The experience of a liver transplant unit which has recently been described highlights some key issues behind the history and incidence of severe acute hepatitis (fulminant hepatic failure, FHF). All adult cases of FHF presenting to the Victorian Liver Transplant Unit (Australia) from 1988 to 2002 were analyzed. Eighty patients (mostly female) were referred, at a rate of approximately one case per million population per year. Mean age was approximately 38 years. Most cases were due to acetaminophen poisoning (36 percent) or idiopathic hepatitis (34 percent).13 Only five of the 80 cases were classified as drug induced, making this causality a rare factor. The 27 cases (34 percent) of hepatitis due to unknown causes (idiopathic) is a staggering rate. These cases also are described as non-A non-B hepatitis, since patients are not positive for hepatitis A or B. In the U.S., the most common cause of FHF was in fact non-A non-B (idiopathic) hepatitis.13 (Note that this study was published in 1995, well before the dramatic rise in herbal use.) Presumably, these cases of idiopathic hepatitis could be caused by unidentified infections or environmental factors. However, the authors of the Australian study state, "The strong female predominance of cases argues against a viral cause and raises the possibility that hormonal factors are involved, or that the condition is linked to autoimmune liver diseases. There is clearly a need for large, detailed, multicenter epidemiological studies, to provide further clues to a possible etiology/ies of this syndrome."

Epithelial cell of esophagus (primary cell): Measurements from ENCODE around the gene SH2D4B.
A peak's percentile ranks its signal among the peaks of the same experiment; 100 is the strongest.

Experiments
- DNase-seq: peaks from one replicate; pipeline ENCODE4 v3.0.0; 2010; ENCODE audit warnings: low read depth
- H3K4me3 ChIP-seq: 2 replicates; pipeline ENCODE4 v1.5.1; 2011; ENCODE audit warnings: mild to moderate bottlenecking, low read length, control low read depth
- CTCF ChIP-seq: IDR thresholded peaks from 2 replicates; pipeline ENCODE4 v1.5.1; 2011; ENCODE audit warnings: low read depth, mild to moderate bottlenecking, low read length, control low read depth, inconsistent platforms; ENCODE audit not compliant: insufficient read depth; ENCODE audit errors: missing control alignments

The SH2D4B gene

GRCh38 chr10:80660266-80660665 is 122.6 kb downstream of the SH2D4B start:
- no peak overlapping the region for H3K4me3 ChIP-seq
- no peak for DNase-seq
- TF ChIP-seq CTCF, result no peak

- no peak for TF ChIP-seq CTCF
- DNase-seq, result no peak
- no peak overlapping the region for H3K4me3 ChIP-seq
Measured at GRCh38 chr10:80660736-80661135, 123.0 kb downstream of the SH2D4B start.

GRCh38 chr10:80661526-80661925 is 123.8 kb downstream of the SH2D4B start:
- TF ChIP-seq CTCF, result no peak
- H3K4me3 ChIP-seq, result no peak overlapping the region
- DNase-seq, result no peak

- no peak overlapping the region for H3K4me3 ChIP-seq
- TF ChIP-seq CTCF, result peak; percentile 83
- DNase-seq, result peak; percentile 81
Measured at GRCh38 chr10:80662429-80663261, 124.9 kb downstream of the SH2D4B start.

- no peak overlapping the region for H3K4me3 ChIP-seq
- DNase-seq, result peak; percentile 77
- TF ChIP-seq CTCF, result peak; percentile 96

The case reports linking black cohosh to liver injury have some serious flaws. In particular, for all cases, the presence of black cohosh in the products being consumed was not definitely established. Moreover, in most cases the name of the product and the dosage taken were not specified. Certainly for case 2, there is the assertion that black cohosh was identified in the herbal mixture, but no details of the results or how this was done are provided. The fact that two herbs in the mixture could not be identified makes any argument for the involvement of black cohosh in case 2 fundamentally flawed.

The features of case 1 are baffling. Since the problem developed after one week of taking black cohosh, this would have to be a hypersensitivity reaction if the herb truly was the cause. Yet the patient lacked any features of a hypersensitivity reaction (rash, fever, systemic reaction, eosinophilia). In fact, eosinophilia specifically was stated to be absent. Furthermore, the explant liver showed signs of early fibrosis, a phenomenon that could develop only after months of exposure to the causative agent. Clearly, on the evidence provided, one week of black cohosh is the least likely cause of this patient's liver damage.

For case 3, the authors claimed none of the drugs the patient was taking had been linked to autoimmune hepatitis. Yet a simple search revealed several cases for labetalol in which this drug might have indeed caused an idiosyncratic autoimmune hepatitis, including one overview report of 11 cases from the FDA.14,15,16